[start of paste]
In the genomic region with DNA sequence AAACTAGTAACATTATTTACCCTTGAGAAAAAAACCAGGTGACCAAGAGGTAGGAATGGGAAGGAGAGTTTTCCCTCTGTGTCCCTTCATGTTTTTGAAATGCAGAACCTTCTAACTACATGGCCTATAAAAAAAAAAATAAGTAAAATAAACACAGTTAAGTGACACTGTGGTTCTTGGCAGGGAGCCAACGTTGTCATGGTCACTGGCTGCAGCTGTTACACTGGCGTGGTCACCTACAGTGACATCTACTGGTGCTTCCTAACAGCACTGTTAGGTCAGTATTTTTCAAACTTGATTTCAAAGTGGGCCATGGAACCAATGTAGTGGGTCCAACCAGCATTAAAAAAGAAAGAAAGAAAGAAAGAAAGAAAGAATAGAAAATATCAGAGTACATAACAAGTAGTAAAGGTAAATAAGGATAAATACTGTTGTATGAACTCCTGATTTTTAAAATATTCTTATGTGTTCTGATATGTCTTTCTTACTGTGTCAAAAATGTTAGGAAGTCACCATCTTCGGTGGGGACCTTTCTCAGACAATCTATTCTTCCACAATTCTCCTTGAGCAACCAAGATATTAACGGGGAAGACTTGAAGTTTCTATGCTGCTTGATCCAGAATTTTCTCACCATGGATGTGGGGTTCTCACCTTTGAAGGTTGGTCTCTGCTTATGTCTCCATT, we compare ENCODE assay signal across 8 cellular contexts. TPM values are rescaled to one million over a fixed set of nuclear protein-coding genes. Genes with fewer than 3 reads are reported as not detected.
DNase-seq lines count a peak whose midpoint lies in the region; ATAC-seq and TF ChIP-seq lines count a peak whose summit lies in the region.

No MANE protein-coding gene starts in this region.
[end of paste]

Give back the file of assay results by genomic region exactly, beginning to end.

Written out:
In the genomic region with DNA sequence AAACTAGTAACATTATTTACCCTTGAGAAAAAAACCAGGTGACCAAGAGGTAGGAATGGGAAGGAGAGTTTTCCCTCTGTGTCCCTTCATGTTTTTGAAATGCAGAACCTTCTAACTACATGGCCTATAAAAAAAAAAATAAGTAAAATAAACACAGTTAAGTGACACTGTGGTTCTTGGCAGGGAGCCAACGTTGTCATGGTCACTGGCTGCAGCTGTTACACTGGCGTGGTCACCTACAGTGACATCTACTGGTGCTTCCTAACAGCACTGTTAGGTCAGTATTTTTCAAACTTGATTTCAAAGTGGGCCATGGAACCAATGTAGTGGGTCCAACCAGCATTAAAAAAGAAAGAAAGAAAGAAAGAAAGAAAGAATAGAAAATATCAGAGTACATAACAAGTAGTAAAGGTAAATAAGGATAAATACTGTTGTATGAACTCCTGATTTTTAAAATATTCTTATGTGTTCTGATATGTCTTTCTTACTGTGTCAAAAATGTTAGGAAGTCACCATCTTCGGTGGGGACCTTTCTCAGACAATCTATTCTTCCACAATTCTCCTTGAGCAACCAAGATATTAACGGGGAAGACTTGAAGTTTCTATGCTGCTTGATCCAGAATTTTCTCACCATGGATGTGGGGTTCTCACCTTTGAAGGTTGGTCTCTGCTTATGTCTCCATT, we compare ENCODE assay signal across 8 cellular contexts. TPM values are rescaled to one million over a fixed set of nuclear protein-coding genes. Genes with fewer than 3 reads are reported as not detected.
DNase-seq lines count a peak whose midpoint lies in the region; ATAC-seq and TF ChIP-seq lines count a peak whose summit lies in the region.

No MANE protein-coding gene starts in this region.